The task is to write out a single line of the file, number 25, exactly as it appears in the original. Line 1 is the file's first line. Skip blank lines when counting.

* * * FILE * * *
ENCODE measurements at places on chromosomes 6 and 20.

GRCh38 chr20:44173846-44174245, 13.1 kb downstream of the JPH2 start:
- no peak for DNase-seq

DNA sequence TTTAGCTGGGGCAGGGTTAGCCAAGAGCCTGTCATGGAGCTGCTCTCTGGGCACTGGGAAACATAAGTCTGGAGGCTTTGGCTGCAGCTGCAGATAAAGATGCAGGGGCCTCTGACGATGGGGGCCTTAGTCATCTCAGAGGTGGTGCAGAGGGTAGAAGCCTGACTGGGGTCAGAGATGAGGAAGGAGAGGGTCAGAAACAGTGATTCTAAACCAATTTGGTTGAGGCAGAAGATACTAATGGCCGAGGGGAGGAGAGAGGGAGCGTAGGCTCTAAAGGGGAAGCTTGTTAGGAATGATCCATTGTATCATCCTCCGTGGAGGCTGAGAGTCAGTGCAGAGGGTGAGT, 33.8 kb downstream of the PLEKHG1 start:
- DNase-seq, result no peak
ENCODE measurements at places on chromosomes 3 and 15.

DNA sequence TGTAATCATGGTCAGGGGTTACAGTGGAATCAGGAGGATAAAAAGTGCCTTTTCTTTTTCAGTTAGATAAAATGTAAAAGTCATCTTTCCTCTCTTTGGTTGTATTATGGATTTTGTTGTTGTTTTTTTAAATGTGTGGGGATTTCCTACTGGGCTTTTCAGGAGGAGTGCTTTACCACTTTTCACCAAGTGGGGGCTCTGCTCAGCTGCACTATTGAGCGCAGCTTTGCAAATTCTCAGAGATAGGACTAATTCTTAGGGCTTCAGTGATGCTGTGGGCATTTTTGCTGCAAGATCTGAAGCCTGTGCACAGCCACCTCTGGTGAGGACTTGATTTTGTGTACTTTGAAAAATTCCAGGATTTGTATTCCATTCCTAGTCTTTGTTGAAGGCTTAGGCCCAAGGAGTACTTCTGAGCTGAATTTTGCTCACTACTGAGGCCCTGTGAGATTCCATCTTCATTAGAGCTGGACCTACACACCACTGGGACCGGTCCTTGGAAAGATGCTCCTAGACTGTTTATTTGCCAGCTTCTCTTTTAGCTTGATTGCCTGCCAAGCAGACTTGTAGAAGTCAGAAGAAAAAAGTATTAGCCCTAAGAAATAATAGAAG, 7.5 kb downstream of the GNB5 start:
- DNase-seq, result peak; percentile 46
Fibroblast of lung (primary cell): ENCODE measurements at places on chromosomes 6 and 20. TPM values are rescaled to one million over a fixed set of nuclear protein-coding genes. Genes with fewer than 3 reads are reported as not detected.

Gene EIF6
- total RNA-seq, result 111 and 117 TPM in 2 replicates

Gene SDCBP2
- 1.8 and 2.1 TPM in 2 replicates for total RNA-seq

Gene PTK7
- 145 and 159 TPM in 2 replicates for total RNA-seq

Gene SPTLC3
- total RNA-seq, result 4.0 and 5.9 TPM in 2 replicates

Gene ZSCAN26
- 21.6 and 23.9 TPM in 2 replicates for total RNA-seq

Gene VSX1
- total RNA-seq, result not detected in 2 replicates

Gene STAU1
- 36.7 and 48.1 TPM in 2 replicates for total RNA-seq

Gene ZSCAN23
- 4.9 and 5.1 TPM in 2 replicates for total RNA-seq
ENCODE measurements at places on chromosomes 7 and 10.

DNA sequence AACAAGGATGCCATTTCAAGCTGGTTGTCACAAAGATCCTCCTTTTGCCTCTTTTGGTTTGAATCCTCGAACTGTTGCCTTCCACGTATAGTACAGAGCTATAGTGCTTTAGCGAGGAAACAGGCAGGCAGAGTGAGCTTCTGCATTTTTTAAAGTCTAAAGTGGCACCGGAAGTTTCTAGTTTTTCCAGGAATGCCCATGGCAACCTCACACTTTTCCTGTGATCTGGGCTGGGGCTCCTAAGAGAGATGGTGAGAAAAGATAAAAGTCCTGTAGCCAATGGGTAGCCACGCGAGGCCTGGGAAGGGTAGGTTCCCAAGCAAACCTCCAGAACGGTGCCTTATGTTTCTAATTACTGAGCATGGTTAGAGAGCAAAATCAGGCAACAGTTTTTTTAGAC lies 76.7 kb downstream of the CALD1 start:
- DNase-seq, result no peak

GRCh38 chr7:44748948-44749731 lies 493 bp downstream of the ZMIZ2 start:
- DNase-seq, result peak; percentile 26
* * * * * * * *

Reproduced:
- 4.9 and 5.1 TPM in 2 replicates for total RNA-seq